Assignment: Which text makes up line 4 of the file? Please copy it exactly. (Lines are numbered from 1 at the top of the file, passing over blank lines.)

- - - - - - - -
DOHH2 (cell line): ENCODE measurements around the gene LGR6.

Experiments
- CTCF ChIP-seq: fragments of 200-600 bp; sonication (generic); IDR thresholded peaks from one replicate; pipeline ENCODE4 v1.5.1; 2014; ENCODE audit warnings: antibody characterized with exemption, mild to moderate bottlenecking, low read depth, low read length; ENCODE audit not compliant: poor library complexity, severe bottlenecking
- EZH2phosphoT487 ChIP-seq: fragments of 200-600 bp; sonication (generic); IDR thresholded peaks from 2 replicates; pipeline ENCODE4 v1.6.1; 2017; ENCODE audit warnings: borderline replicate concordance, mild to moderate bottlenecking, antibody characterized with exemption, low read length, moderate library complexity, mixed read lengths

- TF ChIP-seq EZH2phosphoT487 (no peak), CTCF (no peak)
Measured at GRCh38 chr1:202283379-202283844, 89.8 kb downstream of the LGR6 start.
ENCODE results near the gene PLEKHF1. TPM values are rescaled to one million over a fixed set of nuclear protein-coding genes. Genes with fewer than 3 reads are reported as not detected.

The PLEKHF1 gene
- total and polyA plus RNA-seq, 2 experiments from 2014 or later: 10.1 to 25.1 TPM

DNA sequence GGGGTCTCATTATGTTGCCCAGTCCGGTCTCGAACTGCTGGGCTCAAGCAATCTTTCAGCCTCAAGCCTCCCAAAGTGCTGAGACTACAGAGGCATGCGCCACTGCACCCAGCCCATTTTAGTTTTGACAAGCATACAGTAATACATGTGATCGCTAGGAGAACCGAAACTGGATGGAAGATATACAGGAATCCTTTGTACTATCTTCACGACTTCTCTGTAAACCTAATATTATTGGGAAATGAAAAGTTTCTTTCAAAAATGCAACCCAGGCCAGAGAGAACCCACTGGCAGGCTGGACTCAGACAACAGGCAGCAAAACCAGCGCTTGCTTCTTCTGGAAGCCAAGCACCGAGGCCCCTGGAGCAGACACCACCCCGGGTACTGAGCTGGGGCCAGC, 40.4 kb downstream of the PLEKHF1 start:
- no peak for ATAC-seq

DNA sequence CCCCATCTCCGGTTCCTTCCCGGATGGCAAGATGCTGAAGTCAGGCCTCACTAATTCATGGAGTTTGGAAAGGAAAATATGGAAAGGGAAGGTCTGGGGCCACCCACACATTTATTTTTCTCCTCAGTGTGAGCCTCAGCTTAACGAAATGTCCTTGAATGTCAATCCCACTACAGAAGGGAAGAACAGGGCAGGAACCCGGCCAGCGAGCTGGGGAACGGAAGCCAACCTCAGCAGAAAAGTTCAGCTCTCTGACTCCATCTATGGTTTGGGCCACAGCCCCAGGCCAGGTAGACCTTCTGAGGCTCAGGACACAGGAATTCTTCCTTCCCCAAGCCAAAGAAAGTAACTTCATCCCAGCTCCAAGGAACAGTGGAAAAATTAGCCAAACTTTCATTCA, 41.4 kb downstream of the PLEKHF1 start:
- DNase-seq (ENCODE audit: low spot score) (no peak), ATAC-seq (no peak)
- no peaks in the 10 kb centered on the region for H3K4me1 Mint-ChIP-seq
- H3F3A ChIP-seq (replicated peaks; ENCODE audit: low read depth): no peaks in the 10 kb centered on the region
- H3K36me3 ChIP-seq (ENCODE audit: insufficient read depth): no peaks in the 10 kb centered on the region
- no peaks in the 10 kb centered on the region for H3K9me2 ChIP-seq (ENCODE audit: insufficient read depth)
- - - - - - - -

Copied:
- EZH2phosphoT487 ChIP-seq: fragments of 200-600 bp; sonication (generic); IDR thresholded peaks from 2 replicates; pipeline ENCODE4 v1.6.1; 2017; ENCODE audit warnings: borderline replicate concordance, mild to moderate bottlenecking, antibody characterized with exemption, low read length, moderate library complexity, mixed read lengths